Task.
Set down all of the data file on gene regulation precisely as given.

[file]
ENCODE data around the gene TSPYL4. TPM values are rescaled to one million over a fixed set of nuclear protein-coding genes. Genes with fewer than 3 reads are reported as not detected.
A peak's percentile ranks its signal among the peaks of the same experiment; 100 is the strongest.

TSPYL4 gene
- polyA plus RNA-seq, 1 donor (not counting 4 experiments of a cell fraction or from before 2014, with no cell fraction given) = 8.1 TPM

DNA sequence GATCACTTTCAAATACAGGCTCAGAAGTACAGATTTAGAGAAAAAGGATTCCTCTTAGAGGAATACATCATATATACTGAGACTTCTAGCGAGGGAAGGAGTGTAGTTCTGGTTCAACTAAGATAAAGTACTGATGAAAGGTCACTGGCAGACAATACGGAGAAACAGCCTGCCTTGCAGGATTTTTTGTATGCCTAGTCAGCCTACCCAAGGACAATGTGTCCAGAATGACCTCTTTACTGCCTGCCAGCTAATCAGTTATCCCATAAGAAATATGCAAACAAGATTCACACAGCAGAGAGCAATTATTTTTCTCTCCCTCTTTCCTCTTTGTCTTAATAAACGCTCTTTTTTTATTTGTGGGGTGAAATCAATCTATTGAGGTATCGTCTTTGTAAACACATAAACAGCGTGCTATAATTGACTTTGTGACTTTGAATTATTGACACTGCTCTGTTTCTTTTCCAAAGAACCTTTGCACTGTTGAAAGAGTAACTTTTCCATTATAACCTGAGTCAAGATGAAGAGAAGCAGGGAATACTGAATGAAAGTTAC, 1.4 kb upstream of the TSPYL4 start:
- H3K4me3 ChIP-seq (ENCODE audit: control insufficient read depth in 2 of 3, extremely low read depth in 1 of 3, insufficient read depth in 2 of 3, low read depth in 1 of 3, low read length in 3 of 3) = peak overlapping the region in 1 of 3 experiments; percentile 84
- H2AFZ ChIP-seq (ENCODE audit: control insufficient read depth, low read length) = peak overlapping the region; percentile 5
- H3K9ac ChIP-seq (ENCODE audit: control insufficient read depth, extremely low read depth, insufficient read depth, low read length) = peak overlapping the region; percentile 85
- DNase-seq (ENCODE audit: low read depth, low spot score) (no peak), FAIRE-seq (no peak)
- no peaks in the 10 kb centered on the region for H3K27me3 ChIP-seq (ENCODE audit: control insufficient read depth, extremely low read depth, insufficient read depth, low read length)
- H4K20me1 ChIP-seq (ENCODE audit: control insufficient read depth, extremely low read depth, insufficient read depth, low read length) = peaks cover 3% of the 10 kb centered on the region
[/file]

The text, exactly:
ENCODE data around the gene TSPYL4. TPM values are rescaled to one million over a fixed set of nuclear protein-coding genes. Genes with fewer than 3 reads are reported as not detected.
A peak's percentile ranks its signal among the peaks of the same experiment; 100 is the strongest.

TSPYL4 gene
- polyA plus RNA-seq, 1 donor (not counting 4 experiments of a cell fraction or from before 2014, with no cell fraction given) = 8.1 TPM

DNA sequence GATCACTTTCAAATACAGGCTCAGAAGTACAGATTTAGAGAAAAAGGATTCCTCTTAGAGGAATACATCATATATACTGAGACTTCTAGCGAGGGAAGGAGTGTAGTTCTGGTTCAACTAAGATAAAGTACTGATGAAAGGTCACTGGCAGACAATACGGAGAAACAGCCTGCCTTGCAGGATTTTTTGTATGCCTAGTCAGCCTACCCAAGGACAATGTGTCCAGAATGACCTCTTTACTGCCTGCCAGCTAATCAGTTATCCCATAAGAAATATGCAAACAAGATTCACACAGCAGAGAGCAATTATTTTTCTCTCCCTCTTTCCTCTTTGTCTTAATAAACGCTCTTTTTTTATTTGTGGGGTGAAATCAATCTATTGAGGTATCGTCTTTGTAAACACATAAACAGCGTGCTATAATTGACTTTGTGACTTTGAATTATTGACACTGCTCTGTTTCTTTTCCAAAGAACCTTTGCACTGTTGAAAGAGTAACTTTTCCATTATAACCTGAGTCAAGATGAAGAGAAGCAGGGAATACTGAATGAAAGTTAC, 1.4 kb upstream of the TSPYL4 start:
- H3K4me3 ChIP-seq (ENCODE audit: control insufficient read depth in 2 of 3, extremely low read depth in 1 of 3, insufficient read depth in 2 of 3, low read depth in 1 of 3, low read length in 3 of 3) = peak overlapping the region in 1 of 3 experiments; percentile 84
- H2AFZ ChIP-seq (ENCODE audit: control insufficient read depth, low read length) = peak overlapping the region; percentile 5
- H3K9ac ChIP-seq (ENCODE audit: control insufficient read depth, extremely low read depth, insufficient read depth, low read length) = peak overlapping the region; percentile 85
- DNase-seq (ENCODE audit: low read depth, low spot score) (no peak), FAIRE-seq (no peak)
- no peaks in the 10 kb centered on the region for H3K27me3 ChIP-seq (ENCODE audit: control insufficient read depth, extremely low read depth, insufficient read depth, low read length)
- H4K20me1 ChIP-seq (ENCODE audit: control insufficient read depth, extremely low read depth, insufficient read depth, low read length) = peaks cover 3% of the 10 kb centered on the region